How Chef Jenny Dorsey is Using Food to Spark Dialogue | Her Stories | NowThis

How Chef Jenny Dorsey is Using Food to Spark Dialogue | Her Stories | NowThis


My mom used to say, you know, you have to be a nice Chinese girl, you have to be docile and sweet. Asian women are always fighting against that stigma that they’re very meek. Growing up in a pretty
traditional Chinese family, I didn’t really see food
as a career option at all. My food takes people through
the Asian-American experience. They’re watching a
brushstroke by brushstroke recreation of the food
that they’re about to eat and they’re hearing
audio narration from me, explaining all the
aspects of the symbolism. I’m Jenny Dorsey. I’m a professional chef,
writer, and artist, specializing in using food to talk about bigger social topics. (ethereal music) (people chattering) Growing up as a first
generation immigrant, here in the U.S., there
was many times I felt my food culture was not accepted. I think it’s really important
for immigrant children, yes, but also just people in
general to realize how powerful of an impact
food has on their lives. I really fight against
the fact that food is only meant to make us feel good or it’s supposed to be delicious and kind of that’s it. It’s a very shallow way to
interpret something that is so integral, not
only to like our lives, because we have to eat to live, but also how we understand
our own communities, how we understand our upbringing. (ethereal music) I was born in Shanghai and my
parents actually left China about two years after I
was born, to come here. Going back to when I was six, I have a pretty distinct memory
of being in like summer camp and getting this, like,
giant slice of ham. Especially in Chinese
cuisine, things are served relatively small bite-size,
easy to grab via chopsticks. I just remember stabbing
the whole thing with a fork. Didn’t know, and I was was
kind of like trying to eat it, like from the side, and my teacher just grabs it
out of my hand, and she’s like, “We don’t eat like this, we have manners.” And it was a very distinct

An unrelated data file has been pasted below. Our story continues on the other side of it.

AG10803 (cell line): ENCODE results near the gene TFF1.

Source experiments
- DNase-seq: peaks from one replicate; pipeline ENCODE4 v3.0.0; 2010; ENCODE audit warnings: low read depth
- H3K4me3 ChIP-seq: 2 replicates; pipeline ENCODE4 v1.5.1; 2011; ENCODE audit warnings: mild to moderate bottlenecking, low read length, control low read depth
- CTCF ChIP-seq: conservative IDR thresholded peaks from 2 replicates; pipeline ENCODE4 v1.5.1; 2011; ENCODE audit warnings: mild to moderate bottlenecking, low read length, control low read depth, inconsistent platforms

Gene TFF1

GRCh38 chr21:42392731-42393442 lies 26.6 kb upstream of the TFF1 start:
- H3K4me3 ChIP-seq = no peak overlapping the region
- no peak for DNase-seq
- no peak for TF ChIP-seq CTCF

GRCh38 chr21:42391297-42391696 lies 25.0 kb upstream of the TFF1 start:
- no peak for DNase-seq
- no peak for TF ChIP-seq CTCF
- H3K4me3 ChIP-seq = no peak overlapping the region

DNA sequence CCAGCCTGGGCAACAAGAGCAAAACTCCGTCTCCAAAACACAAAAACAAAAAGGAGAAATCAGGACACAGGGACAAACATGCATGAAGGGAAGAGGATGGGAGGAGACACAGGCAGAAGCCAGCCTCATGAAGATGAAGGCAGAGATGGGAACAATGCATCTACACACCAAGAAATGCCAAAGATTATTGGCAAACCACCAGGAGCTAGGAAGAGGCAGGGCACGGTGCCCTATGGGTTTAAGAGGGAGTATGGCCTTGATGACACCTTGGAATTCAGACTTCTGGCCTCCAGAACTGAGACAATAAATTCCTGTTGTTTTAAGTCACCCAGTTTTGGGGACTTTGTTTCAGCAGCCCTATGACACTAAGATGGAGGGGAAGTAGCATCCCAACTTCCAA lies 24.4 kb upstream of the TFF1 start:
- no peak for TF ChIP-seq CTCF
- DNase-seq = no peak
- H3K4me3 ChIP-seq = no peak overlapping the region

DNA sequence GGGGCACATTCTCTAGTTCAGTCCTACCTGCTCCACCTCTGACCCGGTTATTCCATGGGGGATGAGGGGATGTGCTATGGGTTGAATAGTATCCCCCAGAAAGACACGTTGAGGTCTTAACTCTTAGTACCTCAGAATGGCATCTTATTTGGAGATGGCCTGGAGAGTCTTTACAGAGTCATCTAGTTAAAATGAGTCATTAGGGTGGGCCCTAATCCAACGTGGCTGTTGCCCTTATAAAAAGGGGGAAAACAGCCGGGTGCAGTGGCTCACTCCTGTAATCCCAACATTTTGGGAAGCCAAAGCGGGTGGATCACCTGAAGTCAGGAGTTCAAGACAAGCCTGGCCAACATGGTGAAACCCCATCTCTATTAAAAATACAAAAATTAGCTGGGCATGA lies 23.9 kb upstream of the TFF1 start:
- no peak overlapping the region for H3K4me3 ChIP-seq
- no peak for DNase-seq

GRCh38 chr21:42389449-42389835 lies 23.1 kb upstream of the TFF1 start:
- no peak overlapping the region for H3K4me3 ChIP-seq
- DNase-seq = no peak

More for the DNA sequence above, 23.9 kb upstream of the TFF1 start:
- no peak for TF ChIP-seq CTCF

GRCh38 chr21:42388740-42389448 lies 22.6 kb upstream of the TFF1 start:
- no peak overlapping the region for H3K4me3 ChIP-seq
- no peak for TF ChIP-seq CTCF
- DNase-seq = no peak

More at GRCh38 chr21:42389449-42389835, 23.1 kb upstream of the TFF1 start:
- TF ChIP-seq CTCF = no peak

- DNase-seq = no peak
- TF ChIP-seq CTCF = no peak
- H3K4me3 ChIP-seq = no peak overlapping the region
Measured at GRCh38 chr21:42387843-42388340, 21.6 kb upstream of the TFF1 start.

and kind of early memory of feeling very othered. I really wanted to tackle
that through one of my dishes. (fork scraping) (ethereal music) (hands shuffling) Growing up in a pretty
traditional Chinese family, I didn’t really see food
as a career option at all. After I started a career
in management consulting, I had like an existential crisis where I just didn’t like my job, I could feel that it was
sucking the life out of me. I didn’t wanna get up in the morning. So I applied early to
business school at Columbia, got in and essentially had nine months to do what I wanted to do and immediately I just knew I wanted to go to culinary school. With that, I started a pop up series. It was kind of like, you
know, put my foot in the door, see how I liked it, called
Wednesdays with my husband who does mixology. We were trying to expand our
repertoire of what we could do food and drink wise, but
also bring people together in a deeper way. Everyone’s here, amazing! – [Woman] Okay. – All right, game time, ladies! (restaurant patrons murmuring) Hi everyone, thank you so
much for being here tonight. We’re really, really
excited to have you all for the very first Asian America for 2019. Asian in America has been a
project about specifically the Asian-American identity
and topics within that. Everything from, ya know,
the white savior complex to substitutions, whether
in food or in people. Where people say, Asians
all look the same, to the model minority myth. And three of the courses are
presented with virtual reality. And three of the courses
are presented with poetry. One of the other dishes
is called stereotypes and I don’t think I need
to go into how many of us are impacted by stereotypes, but what I also wanted to explore in that is that many times it is
the minority that also imposes some of those stereotypes on the rest of their community. My mom used to say, you know, you have to be a nice Chinese girl, you have to be docile and sweet. And Asian women are
always fighting against that stigma that they’re very meek, and at the same time, here’s my mother telling me to
like fall into that, as well. (ethereal music) One of my earliest memories
is going to Chinatown with my parents when we
still lived here in New York and being like, oh it’s so smelly, and it’s so gross and it’s dirty and, ya know, not liking it. And it’s so ironic, ya know,
years later, coming back, and I’m like, oh it’s so
nostalgic, I miss all of this and not saying that all the fish stands always smell really
great, but there’s also a little bit of that, like, loving feeling that I get
walking through Chinatown. So, I hope that through my
food and reading my writings, that they can better understand
what I was thinking about at that time and how my
food as turned out this way. (people chattering) (ethereal music) I think Asian-Americans
and other just minorities can really help everyone
and each other a lot by giving everyone the
space to be an individual. I think that’s the biggest fight, is that everyone is trying
to be their own selves, and not be blanketed into a community. I hope that most people,
after they experience, will go home and be able to
take a good look at themselves. A, we’re all complicit in so
many problems in our society and how can we individually become better? But also, maybe reevaluate aspects of their worldview that they had before. (ethereal music)

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